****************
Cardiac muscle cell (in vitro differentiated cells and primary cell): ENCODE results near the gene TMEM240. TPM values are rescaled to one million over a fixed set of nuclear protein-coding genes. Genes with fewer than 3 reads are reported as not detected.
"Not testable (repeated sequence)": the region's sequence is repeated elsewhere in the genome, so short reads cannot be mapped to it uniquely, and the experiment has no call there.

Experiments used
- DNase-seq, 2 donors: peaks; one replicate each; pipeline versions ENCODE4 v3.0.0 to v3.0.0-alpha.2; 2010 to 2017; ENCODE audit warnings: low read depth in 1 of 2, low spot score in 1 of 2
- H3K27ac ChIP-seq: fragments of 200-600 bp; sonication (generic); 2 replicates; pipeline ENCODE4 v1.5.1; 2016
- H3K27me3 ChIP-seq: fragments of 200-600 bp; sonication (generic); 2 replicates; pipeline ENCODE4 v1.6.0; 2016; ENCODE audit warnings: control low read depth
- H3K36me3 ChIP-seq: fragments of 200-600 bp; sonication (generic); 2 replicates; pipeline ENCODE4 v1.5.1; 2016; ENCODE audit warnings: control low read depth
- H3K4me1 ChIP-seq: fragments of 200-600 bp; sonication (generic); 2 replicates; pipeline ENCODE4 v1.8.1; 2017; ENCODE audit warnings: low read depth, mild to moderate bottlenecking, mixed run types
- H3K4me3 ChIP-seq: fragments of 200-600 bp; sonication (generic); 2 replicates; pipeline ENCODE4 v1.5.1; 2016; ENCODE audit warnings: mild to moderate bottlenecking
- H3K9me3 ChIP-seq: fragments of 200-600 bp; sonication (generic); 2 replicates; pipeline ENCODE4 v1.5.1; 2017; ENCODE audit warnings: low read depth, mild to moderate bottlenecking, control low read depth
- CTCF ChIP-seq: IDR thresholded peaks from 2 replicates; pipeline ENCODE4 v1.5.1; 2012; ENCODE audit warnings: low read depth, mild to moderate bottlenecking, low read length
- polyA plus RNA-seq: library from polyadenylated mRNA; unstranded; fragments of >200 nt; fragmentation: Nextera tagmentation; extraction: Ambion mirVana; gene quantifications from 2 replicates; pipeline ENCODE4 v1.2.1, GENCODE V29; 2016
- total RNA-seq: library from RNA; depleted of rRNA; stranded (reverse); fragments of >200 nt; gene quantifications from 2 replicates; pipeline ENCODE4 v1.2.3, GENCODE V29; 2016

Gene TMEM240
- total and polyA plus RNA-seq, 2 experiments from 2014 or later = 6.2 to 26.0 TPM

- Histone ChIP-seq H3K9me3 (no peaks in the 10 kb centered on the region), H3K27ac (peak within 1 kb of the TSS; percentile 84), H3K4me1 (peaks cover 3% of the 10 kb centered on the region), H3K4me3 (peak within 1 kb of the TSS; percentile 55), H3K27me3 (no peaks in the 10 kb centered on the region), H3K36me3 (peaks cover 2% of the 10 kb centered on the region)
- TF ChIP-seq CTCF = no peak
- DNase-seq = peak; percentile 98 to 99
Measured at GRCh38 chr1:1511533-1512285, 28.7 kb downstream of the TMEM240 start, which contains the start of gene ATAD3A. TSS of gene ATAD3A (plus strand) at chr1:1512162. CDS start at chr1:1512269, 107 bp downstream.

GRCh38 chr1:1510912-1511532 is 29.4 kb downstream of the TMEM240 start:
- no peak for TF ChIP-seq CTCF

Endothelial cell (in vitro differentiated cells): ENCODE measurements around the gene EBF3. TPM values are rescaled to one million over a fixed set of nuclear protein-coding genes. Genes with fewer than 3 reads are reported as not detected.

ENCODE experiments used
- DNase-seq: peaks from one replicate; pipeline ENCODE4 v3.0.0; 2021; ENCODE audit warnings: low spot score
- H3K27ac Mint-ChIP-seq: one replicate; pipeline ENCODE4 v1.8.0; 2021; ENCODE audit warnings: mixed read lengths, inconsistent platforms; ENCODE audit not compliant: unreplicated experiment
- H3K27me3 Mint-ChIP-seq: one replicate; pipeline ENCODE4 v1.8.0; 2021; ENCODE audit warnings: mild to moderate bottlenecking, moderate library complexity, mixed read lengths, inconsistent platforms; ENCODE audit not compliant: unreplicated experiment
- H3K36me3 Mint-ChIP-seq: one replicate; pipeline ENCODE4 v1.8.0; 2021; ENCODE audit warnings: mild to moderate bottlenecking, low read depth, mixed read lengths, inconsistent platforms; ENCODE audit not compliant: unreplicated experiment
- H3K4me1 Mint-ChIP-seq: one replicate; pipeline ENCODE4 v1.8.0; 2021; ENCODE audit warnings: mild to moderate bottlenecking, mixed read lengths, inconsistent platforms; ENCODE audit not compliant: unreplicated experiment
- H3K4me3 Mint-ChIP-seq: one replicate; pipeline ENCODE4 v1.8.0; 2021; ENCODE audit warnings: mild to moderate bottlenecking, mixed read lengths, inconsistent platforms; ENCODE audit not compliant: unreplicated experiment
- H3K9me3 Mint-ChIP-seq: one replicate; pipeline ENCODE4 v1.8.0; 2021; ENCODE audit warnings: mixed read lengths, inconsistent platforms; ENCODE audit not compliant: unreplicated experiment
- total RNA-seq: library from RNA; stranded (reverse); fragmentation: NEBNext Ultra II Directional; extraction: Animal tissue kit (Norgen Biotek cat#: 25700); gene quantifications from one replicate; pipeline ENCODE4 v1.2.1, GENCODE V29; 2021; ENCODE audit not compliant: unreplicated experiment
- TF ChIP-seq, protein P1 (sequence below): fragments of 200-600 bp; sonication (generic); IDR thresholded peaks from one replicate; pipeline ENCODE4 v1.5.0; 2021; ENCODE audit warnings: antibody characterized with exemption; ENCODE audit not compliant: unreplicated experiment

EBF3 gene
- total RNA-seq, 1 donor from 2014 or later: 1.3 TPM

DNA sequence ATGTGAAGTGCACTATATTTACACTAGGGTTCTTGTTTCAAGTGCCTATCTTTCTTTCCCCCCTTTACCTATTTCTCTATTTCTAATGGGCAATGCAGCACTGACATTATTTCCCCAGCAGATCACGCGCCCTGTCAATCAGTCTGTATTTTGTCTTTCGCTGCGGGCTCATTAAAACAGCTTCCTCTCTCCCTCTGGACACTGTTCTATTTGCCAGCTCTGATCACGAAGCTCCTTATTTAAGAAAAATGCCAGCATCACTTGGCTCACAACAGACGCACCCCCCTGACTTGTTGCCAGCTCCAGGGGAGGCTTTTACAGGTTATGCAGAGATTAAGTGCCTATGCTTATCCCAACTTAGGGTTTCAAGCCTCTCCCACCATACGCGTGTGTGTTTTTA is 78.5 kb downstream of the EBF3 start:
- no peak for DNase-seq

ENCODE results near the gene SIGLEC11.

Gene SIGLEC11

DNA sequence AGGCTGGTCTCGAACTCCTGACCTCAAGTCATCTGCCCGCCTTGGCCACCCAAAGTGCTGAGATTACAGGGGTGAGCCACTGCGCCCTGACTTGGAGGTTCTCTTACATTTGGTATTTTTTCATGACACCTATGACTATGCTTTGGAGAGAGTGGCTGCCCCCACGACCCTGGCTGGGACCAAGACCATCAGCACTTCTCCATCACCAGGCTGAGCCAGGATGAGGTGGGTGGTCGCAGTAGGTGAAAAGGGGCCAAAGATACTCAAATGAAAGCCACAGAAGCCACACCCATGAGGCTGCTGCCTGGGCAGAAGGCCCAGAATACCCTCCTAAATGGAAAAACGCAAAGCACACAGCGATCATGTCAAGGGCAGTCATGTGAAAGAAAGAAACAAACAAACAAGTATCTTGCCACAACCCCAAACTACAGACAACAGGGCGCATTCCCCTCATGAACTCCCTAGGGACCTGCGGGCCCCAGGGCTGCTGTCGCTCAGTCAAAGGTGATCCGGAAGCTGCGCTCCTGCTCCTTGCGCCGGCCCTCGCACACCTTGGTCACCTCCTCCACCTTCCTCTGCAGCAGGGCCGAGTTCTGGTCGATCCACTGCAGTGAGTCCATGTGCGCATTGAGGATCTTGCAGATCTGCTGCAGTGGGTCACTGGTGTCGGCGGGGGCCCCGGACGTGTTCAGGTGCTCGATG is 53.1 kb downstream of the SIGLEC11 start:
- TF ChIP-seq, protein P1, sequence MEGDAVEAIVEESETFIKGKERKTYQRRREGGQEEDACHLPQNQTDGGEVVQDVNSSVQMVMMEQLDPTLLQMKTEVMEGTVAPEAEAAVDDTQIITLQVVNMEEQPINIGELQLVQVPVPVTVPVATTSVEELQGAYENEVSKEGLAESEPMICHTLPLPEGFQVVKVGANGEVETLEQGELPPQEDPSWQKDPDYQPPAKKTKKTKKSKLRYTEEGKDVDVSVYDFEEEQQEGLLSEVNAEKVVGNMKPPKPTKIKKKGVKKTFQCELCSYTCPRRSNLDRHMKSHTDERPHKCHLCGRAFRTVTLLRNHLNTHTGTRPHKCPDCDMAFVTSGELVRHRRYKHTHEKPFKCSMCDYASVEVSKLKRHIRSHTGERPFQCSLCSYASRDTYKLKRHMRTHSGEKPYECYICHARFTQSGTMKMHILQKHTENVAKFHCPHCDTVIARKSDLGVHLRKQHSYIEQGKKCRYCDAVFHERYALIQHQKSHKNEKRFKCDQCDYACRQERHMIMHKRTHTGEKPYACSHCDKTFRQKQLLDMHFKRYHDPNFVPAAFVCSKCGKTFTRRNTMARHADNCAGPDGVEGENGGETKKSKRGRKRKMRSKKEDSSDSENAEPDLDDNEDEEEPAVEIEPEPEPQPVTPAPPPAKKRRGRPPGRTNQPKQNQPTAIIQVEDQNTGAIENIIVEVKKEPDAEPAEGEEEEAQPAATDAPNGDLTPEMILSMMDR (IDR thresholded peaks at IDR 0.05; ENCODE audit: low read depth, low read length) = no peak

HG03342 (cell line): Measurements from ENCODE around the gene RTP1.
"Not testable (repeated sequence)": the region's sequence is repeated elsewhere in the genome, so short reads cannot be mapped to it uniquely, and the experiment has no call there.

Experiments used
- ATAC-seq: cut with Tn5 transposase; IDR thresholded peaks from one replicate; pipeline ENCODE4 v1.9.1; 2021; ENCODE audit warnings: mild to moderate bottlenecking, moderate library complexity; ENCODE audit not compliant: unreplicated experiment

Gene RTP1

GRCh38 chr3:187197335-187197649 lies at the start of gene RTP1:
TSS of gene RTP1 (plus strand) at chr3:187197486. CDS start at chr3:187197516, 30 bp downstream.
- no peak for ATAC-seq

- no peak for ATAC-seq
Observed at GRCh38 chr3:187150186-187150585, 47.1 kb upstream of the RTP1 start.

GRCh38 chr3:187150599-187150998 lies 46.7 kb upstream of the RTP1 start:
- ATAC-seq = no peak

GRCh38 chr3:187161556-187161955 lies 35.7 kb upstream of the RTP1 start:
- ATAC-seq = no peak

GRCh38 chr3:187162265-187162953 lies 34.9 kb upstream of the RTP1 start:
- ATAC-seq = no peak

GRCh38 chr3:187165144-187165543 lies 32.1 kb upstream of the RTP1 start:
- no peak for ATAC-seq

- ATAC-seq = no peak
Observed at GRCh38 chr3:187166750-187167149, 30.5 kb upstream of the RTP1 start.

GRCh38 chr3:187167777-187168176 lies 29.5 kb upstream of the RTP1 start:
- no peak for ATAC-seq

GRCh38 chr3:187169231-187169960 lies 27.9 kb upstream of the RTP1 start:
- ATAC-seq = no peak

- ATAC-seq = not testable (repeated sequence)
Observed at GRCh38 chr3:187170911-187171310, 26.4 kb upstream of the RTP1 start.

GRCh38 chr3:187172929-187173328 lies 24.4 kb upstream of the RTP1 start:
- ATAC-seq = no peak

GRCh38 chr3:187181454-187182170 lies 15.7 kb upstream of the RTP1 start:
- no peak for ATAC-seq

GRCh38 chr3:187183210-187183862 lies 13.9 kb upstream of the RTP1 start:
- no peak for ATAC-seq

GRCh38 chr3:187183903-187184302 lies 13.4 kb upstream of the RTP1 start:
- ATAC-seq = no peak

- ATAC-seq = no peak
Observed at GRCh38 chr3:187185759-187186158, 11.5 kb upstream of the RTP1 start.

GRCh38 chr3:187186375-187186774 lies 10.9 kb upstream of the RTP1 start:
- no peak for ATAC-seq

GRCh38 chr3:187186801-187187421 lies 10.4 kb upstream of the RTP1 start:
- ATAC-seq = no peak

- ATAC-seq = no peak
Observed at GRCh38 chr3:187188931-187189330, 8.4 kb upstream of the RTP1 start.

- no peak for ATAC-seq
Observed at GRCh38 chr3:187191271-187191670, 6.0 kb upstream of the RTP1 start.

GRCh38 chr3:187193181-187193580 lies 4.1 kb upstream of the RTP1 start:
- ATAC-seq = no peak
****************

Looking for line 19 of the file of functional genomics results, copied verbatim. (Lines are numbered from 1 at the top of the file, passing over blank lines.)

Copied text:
Measured at GRCh38 chr1:1511533-1512285, 28.7 kb downstream of the TMEM240 start, which contains the start of gene ATAD3A. TSS of gene ATAD3A (plus strand) at chr1:1512162. CDS start at chr1:1512269, 107 bp downstream.